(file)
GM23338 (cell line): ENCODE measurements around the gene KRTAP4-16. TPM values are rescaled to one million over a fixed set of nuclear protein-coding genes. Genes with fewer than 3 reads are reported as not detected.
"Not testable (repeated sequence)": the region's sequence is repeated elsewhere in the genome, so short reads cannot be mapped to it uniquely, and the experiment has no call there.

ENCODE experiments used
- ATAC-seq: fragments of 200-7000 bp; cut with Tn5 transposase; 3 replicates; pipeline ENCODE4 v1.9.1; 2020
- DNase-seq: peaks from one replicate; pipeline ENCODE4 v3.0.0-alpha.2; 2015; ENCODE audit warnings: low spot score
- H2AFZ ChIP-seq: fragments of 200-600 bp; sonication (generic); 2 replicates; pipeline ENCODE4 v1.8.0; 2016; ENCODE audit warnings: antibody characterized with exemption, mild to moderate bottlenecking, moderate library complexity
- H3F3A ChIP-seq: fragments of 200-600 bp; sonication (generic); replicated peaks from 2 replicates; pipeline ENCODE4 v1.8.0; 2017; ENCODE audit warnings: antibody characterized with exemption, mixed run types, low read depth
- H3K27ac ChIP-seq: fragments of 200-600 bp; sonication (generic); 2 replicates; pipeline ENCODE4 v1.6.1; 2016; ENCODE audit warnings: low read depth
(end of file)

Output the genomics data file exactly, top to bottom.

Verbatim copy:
GM23338 (cell line): ENCODE measurements around the gene KRTAP4-16. TPM values are rescaled to one million over a fixed set of nuclear protein-coding genes. Genes with fewer than 3 reads are reported as not detected.
"Not testable (repeated sequence)": the region's sequence is repeated elsewhere in the genome, so short reads cannot be mapped to it uniquely, and the experiment has no call there.

ENCODE experiments used
- ATAC-seq: fragments of 200-7000 bp; cut with Tn5 transposase; 3 replicates; pipeline ENCODE4 v1.9.1; 2020
- DNase-seq: peaks from one replicate; pipeline ENCODE4 v3.0.0-alpha.2; 2015; ENCODE audit warnings: low spot score
- H2AFZ ChIP-seq: fragments of 200-600 bp; sonication (generic); 2 replicates; pipeline ENCODE4 v1.8.0; 2016; ENCODE audit warnings: antibody characterized with exemption, mild to moderate bottlenecking, moderate library complexity
- H3F3A ChIP-seq: fragments of 200-600 bp; sonication (generic); replicated peaks from 2 replicates; pipeline ENCODE4 v1.8.0; 2017; ENCODE audit warnings: antibody characterized with exemption, mixed run types, low read depth
- H3K27ac ChIP-seq: fragments of 200-600 bp; sonication (generic); 2 replicates; pipeline ENCODE4 v1.6.1; 2016; ENCODE audit warnings: low read depth